You Open the Tank and There’s No Sludge or Scum. What’s Next?

With no settling or floating solids present, it’s time to put on your detective hat, evaluate the reasons and take action.

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Recently a reader commented he was seeing numerous septic tanks lacking distinct layers of sludge and floating scum. The time frame coincided with more people staying at home because of the COVID-19 pandemic. 

Septic tanks operate to provide anaerobic (without oxygen) treatment of the wastewater from the house. When baffles are operating as they should, the tank slows down effluent movement and does a really good job of separating out the larger solids (settling to the bottom forming sludge) and oils, grease and soap forming the floating scum. Slowing the flow and allowing time for solids to settle is why it is important to have a properly sized tank for the expected flows. 

Anaerobic bacteria slowly break down the organic matter in the tank. This is an inefficient process, so while it somewhat removes larger solids and reduces organic loading, it does not remove nutrients or pathogens. Since organic matter is not totally broken down in the tank, it is expected that solids accumulate over time and need to be removed on a regular basis. This is also the reason additional pretreatment devices (media filters, aerobic treatment units) are needed to serve flows from restaurants and other establishments that generate a high-strength wastewater.

Where I live, a septic tank under continuous use needs to be (cleaned) pumped every 24 to 36 months. If use is periodic — lakeshore homes and cottages — with low additions of organic materials, the frequency of maintenance is reduced. The tank should be pumped when the scum and sludge make up 25% of the operating depth of the tank. 

Here is an example where the operating depth of the tank is 60 inches (from bottom of the outlet to the bottom of the tank). If the combined depth of scum and sludge is 15 inches or more, the tank should be pumped. As a side note, this is also a good time to check (inspect) to see that the baffles and tank are in sound operating condition and fix potential problems before they become bigger concerns.


A septic tank holds a wealth of information about the operation and performance of the onsite system. It can tell a lot about use habits within the house and be an indicator of problems downstream. This is why during servicing or inspection of the tank, it is important to open the manhole or remove part of the lid to be able to view the tank and its contents.

Follow these steps to evaluate septic tank performance:

 Determine the tank operating depth. As indicated above, operating depth is the depth from the invert of the outlet to the bottom of the tank. If the water level is above the invert, there is some type of backup in the system. This could be a plugged outlet (effluent screen) or a backup in the entire system.

 The tank should develop three separate layers — a scum layer on top, clear water in the middle and a sludge layer in the bottom. If the three layers are not present, the system is not operating like it should. Often it is because there is some type of upset to the biology of the tank; there is turbulence in the tank or baffles are missing.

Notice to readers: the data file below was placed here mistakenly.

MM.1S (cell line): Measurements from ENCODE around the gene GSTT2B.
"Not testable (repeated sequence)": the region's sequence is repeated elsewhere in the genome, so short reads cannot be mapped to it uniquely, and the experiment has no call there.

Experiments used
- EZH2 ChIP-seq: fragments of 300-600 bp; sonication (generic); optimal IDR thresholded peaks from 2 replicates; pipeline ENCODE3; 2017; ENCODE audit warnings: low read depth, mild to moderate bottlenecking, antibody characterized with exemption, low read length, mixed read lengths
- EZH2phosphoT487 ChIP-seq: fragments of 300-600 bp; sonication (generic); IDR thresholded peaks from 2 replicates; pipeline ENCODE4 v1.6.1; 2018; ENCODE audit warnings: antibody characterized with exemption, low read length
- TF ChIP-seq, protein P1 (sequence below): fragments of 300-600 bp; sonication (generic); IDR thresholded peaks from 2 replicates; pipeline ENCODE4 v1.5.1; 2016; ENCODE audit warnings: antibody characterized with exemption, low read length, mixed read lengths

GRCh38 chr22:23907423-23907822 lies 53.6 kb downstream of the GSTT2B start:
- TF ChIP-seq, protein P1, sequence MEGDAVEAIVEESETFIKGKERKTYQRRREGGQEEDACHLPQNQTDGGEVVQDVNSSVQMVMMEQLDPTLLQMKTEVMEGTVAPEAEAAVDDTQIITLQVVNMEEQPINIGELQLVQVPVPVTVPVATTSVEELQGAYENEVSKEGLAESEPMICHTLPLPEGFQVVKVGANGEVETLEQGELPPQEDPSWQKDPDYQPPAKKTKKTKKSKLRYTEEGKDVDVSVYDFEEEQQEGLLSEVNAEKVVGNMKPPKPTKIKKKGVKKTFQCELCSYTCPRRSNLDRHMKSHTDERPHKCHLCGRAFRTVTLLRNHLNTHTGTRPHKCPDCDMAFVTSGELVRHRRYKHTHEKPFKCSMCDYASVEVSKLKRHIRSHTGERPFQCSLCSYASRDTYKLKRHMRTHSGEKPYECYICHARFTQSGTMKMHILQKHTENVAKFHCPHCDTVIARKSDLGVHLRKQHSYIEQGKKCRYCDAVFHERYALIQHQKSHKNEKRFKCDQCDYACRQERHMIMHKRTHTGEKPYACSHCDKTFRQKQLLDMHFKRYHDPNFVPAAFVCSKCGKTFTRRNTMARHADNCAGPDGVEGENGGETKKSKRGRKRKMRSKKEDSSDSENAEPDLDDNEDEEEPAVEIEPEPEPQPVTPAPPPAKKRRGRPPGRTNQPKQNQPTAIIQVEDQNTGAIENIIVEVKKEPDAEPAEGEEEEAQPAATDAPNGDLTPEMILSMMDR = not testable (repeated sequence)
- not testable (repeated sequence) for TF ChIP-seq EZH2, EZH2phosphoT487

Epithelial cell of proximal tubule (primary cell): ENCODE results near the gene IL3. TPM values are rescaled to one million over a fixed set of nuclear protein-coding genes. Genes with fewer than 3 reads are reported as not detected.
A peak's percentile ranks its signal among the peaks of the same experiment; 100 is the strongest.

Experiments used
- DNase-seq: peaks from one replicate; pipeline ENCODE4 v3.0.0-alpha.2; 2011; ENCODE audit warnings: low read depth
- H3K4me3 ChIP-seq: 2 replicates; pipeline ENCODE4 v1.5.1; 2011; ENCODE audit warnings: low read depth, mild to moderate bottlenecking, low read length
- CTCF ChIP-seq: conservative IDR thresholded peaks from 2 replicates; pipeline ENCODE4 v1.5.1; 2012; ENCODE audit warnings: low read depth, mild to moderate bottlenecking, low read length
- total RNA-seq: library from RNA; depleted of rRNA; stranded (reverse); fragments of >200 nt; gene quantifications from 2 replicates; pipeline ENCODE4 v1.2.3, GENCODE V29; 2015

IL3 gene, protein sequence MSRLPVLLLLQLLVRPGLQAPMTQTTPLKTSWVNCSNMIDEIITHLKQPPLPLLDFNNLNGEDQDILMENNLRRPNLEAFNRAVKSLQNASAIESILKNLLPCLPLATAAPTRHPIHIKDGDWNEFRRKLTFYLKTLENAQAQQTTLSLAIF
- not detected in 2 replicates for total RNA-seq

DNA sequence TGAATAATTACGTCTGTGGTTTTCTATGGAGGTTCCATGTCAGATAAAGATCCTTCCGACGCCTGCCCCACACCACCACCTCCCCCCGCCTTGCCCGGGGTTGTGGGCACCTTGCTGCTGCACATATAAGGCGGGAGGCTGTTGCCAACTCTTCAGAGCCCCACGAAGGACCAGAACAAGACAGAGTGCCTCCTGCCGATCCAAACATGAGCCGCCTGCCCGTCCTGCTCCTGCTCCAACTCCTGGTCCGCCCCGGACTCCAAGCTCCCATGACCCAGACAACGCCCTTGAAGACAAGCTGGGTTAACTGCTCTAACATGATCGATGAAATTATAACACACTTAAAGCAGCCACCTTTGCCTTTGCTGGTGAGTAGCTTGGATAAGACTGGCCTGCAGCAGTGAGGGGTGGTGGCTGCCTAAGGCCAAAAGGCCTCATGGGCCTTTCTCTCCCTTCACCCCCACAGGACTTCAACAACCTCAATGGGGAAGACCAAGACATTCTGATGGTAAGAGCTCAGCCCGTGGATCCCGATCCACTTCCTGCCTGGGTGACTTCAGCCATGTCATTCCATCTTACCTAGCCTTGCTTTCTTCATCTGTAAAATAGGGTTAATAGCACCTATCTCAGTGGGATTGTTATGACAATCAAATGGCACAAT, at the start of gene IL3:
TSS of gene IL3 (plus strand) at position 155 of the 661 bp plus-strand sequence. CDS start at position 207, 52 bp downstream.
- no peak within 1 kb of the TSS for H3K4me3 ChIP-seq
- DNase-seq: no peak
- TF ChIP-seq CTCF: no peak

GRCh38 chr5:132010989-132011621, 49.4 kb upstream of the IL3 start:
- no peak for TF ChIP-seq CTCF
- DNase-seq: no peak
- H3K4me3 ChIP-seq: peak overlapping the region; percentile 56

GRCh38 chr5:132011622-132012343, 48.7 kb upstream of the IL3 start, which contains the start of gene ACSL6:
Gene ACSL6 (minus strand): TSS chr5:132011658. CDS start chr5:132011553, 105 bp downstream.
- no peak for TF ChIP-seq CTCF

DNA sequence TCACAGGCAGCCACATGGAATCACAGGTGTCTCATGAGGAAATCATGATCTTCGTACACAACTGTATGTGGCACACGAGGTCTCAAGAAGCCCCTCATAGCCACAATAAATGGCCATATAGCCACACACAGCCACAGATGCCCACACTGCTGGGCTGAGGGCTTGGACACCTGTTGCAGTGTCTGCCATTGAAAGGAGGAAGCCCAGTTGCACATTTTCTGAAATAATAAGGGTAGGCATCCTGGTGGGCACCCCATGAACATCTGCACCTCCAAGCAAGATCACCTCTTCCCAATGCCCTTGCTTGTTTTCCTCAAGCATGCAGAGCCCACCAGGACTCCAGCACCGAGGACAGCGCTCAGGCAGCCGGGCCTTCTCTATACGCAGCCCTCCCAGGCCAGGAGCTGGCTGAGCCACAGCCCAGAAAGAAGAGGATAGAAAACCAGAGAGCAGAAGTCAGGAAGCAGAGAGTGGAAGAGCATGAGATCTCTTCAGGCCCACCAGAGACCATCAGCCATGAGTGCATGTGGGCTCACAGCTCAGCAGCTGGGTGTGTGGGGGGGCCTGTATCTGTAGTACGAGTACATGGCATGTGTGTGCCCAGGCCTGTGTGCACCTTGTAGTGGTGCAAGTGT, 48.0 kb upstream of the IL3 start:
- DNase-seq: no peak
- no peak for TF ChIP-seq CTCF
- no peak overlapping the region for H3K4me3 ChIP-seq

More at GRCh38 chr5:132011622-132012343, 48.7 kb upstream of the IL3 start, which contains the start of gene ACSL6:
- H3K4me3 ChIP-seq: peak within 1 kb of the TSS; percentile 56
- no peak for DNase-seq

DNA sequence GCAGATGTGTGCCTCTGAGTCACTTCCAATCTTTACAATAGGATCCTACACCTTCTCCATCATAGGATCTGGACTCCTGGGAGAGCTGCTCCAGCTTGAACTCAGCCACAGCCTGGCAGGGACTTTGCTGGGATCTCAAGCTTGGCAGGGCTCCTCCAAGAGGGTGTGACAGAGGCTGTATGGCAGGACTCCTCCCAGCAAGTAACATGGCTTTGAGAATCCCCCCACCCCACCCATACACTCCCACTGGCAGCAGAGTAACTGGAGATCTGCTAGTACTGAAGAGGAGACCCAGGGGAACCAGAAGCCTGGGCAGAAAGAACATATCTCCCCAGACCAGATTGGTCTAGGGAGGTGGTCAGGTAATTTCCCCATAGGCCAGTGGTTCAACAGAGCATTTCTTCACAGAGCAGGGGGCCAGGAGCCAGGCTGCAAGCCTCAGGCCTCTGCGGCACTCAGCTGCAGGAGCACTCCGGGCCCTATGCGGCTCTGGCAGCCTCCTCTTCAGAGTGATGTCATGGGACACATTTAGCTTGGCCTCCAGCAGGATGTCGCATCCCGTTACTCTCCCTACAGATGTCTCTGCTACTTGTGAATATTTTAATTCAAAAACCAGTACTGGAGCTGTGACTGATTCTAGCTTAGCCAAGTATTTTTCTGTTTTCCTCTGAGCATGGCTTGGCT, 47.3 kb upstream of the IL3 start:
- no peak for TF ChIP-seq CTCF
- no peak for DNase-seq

Upsets to the biology are usually the result of introduction of some type of bacteria-killing chemical. It could be certain medications if someone is undergoing some type of chemotherapy, or high blood pressure medications used to thin blood. In addition, overuse of anti-bacterial soaps and cleaners could affect bacteria in the tank. Only the homeowner can confirm whether one of these is happening in the house.

 Turbulence in the tank or lack of settling time caused by increased flows is another possible reason for a lack of these three distinct layers. In my system, I have a pump in the basement walkout area for the laundry and downstairs full bath. It pumps up to the septic tank from the basement. 

 Look for changes in usage if the tank doesn’t show the three layers. If the tank is exceeding expected flows, check with the homeowner for possible reasons. Kids may be moving back from college. A resident may have lost a job and is home 24/7. These changes may be compounded in homes with water softeners or other treatment devices where increased flows result in increased use of the devices.

 If there does not appear to be an in-house reason for increased flows, water treatment devices should be inspected to see they are operating more than they should and delivering water to the system even when there is not increased use. It could be due to stuck valves or defective timers. The area around the tank and the tank itself should be inspected to see if extra water is being added due to runoff, higher water table than normal, or that a septic tank is no longer watertight.


Over the long-term, a tank exhibiting no distinct layers may require changes in the treatment system including replacing the septic tank with one of larger capacity or one that is more watertight. Or depending on the size and location of the drainfield, additions to the soil treatment area may be required. Based on the description from the reader and the fact is happening in multiple tanks in his area, he should look at increased flows and lack of septic tank capacity as contributing factors. 


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